for a person from the state of South Carolina
magazine, founded in 1967
, seems to have popularized it; their web site says one of the earliest known references is from an "1865
diary. The chronicler described as a 'piney-woods sand lapper' a backwoods woman in western SC
in public." An Arkansas
history uses the term also, as an insult mountain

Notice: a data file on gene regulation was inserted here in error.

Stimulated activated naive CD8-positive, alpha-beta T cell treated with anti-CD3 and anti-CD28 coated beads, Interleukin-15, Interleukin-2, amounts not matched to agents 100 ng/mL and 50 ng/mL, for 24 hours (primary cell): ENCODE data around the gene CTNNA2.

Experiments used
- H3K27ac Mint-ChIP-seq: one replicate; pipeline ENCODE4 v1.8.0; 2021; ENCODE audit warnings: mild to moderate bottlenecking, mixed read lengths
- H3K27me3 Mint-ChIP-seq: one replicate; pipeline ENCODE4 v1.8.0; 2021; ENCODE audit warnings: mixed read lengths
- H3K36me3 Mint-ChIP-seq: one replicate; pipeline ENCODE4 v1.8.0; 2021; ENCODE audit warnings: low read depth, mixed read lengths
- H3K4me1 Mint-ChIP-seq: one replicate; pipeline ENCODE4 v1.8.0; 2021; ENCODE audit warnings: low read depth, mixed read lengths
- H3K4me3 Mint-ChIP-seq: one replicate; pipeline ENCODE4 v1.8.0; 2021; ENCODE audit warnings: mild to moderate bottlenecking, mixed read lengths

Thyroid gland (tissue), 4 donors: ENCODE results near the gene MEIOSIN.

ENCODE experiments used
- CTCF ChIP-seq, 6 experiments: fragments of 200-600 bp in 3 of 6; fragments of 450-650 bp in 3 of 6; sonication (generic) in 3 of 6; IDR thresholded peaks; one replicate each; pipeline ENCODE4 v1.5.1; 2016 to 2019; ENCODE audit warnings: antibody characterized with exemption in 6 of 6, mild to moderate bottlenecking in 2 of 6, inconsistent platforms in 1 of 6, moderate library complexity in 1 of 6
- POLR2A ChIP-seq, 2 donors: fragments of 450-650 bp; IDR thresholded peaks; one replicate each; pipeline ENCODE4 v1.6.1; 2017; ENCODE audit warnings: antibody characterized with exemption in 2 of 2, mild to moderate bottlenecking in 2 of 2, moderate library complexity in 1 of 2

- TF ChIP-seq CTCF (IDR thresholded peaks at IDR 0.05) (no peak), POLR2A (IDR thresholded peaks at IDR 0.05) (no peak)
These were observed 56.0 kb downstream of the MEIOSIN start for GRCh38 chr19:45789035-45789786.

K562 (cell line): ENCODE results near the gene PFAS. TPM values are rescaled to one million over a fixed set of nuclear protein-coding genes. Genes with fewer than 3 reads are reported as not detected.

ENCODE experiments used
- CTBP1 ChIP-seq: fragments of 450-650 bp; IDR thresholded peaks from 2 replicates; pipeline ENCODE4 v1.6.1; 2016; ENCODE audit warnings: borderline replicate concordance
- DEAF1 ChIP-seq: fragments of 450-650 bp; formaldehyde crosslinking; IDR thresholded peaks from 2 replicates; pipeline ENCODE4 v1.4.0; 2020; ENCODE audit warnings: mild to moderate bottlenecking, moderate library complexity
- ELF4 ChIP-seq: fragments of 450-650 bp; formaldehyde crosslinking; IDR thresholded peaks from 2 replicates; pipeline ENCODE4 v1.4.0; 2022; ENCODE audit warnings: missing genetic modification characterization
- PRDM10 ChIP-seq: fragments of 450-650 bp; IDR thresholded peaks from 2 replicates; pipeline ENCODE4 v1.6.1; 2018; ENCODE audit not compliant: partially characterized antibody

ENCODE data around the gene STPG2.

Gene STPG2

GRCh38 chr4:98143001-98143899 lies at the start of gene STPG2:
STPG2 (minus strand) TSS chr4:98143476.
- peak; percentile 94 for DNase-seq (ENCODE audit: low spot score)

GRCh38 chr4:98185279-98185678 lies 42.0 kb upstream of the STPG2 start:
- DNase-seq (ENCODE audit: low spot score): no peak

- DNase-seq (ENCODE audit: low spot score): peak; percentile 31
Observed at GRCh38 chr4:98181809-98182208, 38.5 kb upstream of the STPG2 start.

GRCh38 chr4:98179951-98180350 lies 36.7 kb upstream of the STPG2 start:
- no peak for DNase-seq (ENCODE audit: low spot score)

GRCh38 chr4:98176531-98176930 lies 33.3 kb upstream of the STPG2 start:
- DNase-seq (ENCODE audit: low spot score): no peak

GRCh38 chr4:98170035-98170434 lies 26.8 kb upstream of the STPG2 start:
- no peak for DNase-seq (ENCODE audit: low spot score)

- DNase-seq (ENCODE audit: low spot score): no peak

dwellers used for those who lived in the bottomland
I can't find any particularly complimentary origins, but South Carolinians seem to be willing to reclaim the term.
In third grade, my school there watched a TV show on South Carolina history which had a theme song with these lyrics (and from a few online lesson plans and the testimony of my ten-year-old brother, this is still being taught almost twenty years later):
We are good sandlappers,
Yes, we're good sandlappers,
And we're mighty proud to say
That we live
Yes, we live
In the very best state
Of the USA!